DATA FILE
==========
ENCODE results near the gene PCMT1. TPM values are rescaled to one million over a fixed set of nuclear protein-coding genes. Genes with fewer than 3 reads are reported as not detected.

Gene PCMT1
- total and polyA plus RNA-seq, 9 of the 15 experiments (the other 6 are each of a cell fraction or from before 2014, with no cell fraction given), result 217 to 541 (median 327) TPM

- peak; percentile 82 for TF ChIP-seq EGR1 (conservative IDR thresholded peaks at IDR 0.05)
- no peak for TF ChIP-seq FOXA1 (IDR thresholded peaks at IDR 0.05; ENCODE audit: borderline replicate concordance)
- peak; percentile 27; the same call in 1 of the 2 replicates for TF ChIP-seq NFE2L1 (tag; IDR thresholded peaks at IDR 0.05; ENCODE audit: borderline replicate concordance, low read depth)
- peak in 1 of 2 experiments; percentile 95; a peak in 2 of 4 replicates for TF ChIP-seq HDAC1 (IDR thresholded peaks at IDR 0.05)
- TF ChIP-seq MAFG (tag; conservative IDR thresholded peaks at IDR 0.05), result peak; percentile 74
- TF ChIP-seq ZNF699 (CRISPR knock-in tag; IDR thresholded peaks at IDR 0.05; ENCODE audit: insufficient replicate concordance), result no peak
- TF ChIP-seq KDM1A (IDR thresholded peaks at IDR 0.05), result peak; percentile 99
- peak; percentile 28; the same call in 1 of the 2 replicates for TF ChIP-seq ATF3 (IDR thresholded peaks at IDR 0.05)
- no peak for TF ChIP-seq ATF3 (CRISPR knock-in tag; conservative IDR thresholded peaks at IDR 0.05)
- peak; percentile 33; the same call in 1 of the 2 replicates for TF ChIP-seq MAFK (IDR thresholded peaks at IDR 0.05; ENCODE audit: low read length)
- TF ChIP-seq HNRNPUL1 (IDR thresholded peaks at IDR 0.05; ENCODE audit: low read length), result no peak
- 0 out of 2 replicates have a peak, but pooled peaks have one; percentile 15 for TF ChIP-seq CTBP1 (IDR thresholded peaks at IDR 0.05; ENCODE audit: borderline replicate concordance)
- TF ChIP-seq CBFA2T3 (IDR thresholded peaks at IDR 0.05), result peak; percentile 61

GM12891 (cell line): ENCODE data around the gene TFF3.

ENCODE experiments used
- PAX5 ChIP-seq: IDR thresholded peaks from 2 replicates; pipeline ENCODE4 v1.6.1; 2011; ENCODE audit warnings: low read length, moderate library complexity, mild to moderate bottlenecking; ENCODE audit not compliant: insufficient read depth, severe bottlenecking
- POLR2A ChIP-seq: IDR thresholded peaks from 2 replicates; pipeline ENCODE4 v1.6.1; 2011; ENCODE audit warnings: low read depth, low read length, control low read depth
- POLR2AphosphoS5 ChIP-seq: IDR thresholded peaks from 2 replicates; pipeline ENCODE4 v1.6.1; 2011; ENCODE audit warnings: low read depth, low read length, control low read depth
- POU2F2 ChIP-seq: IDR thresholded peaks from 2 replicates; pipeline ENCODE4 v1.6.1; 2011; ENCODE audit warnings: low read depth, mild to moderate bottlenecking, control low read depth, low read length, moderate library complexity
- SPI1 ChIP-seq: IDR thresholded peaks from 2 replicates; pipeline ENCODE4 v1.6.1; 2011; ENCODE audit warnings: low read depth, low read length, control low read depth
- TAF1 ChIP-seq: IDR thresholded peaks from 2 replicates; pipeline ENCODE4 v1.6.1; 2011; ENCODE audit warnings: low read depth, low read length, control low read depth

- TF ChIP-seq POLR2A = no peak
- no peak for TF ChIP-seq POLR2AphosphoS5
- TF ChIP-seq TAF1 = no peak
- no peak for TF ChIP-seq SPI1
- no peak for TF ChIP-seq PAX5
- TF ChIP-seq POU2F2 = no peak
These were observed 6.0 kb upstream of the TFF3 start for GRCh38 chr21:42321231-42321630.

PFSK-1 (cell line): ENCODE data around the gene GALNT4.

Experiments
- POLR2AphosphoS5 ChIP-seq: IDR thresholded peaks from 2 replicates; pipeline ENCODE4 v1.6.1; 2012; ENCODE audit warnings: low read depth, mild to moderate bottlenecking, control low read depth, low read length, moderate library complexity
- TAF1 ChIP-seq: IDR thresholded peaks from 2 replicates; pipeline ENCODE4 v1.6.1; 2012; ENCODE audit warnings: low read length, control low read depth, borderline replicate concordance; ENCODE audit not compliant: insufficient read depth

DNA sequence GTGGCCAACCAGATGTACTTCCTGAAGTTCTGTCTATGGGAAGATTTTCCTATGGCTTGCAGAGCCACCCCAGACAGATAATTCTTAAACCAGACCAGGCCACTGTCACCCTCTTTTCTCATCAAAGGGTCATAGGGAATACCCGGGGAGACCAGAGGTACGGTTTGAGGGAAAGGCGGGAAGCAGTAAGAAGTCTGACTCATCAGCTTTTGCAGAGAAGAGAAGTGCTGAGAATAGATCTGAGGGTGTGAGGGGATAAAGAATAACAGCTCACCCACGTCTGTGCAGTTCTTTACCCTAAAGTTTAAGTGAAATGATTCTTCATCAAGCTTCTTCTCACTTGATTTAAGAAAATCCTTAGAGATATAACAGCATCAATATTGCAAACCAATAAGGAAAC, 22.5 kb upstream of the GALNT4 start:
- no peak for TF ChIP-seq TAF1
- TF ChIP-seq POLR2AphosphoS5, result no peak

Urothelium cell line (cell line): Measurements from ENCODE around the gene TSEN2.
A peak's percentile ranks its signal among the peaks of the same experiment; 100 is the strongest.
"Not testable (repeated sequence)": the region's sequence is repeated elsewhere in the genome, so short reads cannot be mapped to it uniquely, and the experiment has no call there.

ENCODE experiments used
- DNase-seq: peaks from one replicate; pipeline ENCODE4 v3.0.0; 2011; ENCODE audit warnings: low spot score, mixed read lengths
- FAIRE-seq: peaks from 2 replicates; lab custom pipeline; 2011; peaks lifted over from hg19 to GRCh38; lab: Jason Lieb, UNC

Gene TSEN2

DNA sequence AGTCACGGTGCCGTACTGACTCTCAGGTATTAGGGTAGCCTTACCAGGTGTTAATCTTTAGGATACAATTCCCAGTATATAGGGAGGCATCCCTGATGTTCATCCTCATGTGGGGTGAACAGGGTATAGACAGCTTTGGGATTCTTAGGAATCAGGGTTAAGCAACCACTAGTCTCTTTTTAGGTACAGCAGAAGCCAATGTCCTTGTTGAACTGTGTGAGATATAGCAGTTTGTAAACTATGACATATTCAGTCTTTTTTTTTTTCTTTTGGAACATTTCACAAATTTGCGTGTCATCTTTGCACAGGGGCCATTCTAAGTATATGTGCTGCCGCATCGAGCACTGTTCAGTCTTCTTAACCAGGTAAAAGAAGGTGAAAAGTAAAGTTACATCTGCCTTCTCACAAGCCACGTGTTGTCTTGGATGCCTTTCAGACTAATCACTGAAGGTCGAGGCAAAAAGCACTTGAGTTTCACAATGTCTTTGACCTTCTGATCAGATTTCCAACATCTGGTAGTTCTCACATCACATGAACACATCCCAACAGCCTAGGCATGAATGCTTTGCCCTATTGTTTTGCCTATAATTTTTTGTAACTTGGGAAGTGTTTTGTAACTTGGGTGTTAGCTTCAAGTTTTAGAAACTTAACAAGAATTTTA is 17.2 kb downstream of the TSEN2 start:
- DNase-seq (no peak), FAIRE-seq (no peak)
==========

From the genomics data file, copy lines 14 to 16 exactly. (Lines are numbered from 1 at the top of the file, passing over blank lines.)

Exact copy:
- TF ChIP-seq HNRNPUL1 (IDR thresholded peaks at IDR 0.05; ENCODE audit: low read length), result no peak
- 0 out of 2 replicates have a peak, but pooled peaks have one; percentile 15 for TF ChIP-seq CTBP1 (IDR thresholded peaks at IDR 0.05; ENCODE audit: borderline replicate concordance)
- TF ChIP-seq CBFA2T3 (IDR thresholded peaks at IDR 0.05), result peak; percentile 61